Steven Spielberg, director of Jaws, explains in multiple interviews how he endeavored to create a believable atmosphere by including a relatable setting, “quaint” in nature and standard enough in appearance, scale, and population for multiple people to identify with it. Several locales were considered for the setting of Jaws, but none other than Martha’s Vineyard seemed to fit the bill that Spielberg set on the onset of production. Perhaps his steepest request was a setting that would facilitate shooting on the open ocean, something that had never been attempted before by any other film crew and posed several seemingly insurmountable problems for the team at the time. These problems included: unpredictable weather, choppy waters, and countless technological blunders, among other things. Yet the struggle of filming on the Atlantic as opposed to within a tank or along a lake enabled the crew of Jaws to cultivate believable graphics that encapsulated Spielberg’s vision of Amity Island: a sleepy, seaside village dwelling on the cusp of a “textured, violent,” and untamable ocean.
A testament to the success of Spielberg’s setting selection is that audiences saw and continue to see their status as individuals, as family members, and as friends reflected in the characters of Amity Island’s citizenry. They recognize the manner in which they themselves would react if something as elusively threatening as a shark of unimaginable size, strength, and bloodthirstiness was to swim along their coast one fine summer. The rawness of this primordial fear in response to threat, this innate fight-or-flight reaction all human beings are endowed with by evolution, is elicited in the audience and mirrored in the scenes in which Amity Island’s beach crowds evacuate the water as Rogue comes near. Jaws is ultimately the story of one such animal’s success in evoking this very reflex: to either fight—like Brody, Quint, and Hooper do for the majority of the film—or flee like most would if warned of a shark in close proximity.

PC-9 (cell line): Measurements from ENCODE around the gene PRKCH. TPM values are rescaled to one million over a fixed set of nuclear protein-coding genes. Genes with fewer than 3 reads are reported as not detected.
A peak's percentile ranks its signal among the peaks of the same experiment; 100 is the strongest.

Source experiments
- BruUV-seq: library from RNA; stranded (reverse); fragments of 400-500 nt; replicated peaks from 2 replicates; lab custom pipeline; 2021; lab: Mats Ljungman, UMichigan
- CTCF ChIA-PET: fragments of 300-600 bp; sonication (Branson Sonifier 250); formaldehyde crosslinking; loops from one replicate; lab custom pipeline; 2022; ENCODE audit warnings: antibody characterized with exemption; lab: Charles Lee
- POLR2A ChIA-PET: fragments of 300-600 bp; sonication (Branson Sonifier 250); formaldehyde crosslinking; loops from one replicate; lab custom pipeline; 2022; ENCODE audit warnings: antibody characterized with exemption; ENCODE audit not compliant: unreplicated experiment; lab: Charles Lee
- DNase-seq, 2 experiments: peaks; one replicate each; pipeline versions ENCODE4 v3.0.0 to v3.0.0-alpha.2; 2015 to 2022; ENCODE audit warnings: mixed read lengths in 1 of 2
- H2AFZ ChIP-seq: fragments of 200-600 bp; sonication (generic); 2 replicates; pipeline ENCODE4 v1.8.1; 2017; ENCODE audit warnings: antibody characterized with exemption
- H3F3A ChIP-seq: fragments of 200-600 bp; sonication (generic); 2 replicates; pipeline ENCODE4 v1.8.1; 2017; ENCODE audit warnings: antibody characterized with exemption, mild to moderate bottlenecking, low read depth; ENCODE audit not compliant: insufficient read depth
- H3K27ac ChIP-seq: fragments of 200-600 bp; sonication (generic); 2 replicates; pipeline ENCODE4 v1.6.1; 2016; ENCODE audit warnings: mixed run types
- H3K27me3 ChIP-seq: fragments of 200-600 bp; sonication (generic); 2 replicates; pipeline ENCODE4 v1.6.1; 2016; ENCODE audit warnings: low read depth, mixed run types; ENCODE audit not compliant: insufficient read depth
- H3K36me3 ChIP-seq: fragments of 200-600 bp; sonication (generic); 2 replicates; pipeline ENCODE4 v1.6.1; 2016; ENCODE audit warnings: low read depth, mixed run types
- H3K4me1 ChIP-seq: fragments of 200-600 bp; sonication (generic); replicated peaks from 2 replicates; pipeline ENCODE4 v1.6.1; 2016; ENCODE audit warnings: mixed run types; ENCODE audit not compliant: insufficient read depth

In documentary-style features—“Shark Week” on Discovery Channel, for example – which seek to demystify the reality of sharks, scientists identify the habitual and evolutionary traits of shark behavior: they must swim in order to stay alive, they serve as the ocean’s essential “vacuum cleaners,” and they do not have a preference for human flesh when it comes to feeding time. On the contrary, most shark attacks are the products of confusion on the shark’s part; by extension, the resulting injuries they inflict are not premeditated nor intended, as most experts have assured us. However, it is implied that Rogue is a conscious and murderous creature—such an implication, no matter how ungrounded in scientific research or incongruent with the fact that Rogue was played by a mechanical shark, was enough to turn the audience’s world upside down at the time of the movie’s release. Something that had seemed so impossible before had come to life on the screen—a nightmare come true in which the animal kingdom, supposedly inferior to humanity in rationale and morality, could, in fact, possess a creature that employed these very traits.